Pubdate: Wed, 02 Mar 2016
Source: Surrey Leader (CN BC)
Copyright: 2016 Surrey Leader
Author: Tom Fletcher


One of the enduring legacies of Pierre Trudeau's time as prime
minister is the legal supremacy of the individual, as articulated in
the Charter of Rights and Freedoms.

We are seeing this played out with greater force than ever today, by
an activist high court that swatted aside Stephen Harper's attempts to
restrain it, and now orders a meek, politically correct Justin Trudeau
government to do its bidding.

The Federal Court decreed last week that people have the right to grow
their own "medical" marijuana. This ruling is unlikely to be appealed,
given that Trudeau the Younger is committed to legalizing marijuana
for everyone.

There are conditions that show measurable relief from marijuana
products, such as glaucoma or the nausea and loss of appetite
associated with cancer treatments. But much of the so-called medical
marijuana industry is based on unsubstantiated claims about an
inconsistent herbal remedy that hasn't been studied much because it's
been illegal.

The Federal Court case involves four people from B.C., which boasts
more than half of the contested medical marijuana growing licences
issued across the country.

One of the petitioners suffers from a vaguely defined condition known
as "chronic fatigue syndrome," which led to a disability pension from
a federal civil service job at age 45.

The judge cited no research to support the claim that sitting around
smoking dope relieves this condition. Indeed it defies common sense
that a set of symptoms with no identified cause, which might be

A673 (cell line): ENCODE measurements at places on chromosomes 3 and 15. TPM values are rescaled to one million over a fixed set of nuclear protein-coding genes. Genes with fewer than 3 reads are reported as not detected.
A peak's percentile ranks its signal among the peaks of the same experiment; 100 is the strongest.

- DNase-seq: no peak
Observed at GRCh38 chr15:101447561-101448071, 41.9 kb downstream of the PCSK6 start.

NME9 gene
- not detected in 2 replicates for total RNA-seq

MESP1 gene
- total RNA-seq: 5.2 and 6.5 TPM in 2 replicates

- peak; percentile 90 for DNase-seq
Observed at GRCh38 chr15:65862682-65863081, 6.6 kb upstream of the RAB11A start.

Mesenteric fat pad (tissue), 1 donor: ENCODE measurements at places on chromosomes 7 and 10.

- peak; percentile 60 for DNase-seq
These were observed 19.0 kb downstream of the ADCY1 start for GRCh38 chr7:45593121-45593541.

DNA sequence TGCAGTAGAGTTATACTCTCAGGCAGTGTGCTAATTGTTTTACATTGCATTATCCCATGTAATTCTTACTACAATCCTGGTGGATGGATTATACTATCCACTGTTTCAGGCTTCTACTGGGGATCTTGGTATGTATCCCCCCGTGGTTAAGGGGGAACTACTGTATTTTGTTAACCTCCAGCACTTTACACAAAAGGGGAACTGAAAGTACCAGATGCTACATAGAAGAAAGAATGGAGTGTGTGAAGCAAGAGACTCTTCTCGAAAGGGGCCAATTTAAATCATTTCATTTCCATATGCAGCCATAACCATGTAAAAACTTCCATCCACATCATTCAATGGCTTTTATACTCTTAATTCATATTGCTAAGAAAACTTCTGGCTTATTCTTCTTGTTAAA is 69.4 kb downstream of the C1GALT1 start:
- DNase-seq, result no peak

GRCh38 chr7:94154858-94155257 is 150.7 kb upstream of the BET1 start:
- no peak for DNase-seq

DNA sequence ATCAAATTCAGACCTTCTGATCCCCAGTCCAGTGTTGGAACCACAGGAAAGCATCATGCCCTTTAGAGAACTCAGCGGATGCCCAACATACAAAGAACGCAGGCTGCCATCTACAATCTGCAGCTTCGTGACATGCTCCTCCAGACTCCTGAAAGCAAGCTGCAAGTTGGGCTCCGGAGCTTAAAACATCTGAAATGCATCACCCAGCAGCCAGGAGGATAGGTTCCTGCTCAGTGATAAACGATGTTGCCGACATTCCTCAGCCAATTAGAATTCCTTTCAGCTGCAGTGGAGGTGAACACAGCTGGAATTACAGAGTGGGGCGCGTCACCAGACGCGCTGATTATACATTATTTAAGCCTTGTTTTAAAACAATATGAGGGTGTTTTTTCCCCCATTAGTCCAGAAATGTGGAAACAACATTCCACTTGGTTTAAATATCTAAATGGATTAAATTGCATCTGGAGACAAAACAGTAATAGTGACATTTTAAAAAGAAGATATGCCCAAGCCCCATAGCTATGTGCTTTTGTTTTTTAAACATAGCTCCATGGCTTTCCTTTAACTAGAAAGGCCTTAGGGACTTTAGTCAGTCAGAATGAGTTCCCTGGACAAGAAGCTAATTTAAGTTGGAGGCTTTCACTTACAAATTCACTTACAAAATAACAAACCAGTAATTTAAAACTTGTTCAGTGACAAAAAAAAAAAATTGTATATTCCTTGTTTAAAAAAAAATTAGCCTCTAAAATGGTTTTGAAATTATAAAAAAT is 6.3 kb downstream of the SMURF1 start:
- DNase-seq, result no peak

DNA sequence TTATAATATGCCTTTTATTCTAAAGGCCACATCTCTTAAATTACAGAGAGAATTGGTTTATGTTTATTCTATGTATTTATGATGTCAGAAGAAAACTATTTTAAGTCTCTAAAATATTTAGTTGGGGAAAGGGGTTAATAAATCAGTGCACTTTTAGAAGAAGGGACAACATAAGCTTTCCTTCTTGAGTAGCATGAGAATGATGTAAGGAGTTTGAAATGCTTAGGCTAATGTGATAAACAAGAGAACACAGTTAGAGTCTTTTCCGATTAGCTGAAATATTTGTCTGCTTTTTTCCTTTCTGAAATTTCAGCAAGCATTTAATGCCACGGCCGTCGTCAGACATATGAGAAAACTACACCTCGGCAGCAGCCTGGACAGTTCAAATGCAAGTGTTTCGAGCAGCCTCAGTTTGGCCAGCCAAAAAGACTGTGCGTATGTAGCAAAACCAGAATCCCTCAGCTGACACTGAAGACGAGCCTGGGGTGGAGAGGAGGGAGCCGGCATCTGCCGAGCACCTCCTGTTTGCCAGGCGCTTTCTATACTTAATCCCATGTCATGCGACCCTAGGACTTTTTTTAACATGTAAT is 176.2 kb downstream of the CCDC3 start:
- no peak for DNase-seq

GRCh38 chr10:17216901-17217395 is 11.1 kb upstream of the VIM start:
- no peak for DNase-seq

confused with what we used to call laziness, would be alleviated by
chronic consumption of a drug that promotes eating chips and watching

But we peasants aren't supposed to question our monarchs, especially
those in ermine-trimmed red robes at the Supreme Court of Canada.

That court has decreed that our charter, which in Section 7 protects
the "right to life, liberty and security of the person," includes a
right to have a doctor's help to commit suicide. Euthanasia has been
re-branded as "assisted dying" by all the most "progressive"
countries, and Canada has been given a firm deadline to join the club.

(Meanwhile, the term "right to life" is all but banned from university
campuses, to minimize the risk of a crude literal interpretation that
it means, you know, a right to life.)

A Liberal-dominated committee of MPs and senators has recommended
full-throttle implementation, not restricted to terminal illness and
including mental conditions such as depression and dementia. The
majority suggested even "mature minors" should have this new right.

The politicians support allowing doctors to opt out of cases they
won't condone, as long as they provide a referral to another doctor.

In Belgium, one of the pioneers of this brave new world, most of the
growing number of euthanasia patients have had cancer. But as The New
Yorker magazine reported in a ground-breaking article last summer,
others have been euthanized because of autism, anorexia, partial
paralysis, blindness with deafness, manic-depression and yes, chronic
fatigue syndrome.

B.C. Health Minister Terry Lake expressed the hope that Canada ends up
with a consistent policy on doctor-assisted suicide, rather than a
provincial patchwork.

The closest Lake came to politically incorrect criticism was to
caution that "deep discussion" is needed around the court's notion of
a "competent minor," someone not yet entrusted with the vote or access
to a liquor store.

Three dissenting Conservative MPs went so far as to say the
recommendations don't adequately protect seniors who might be coerced
into checking out and passing on their estates. How old-fashioned.
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MAP posted-by: Matt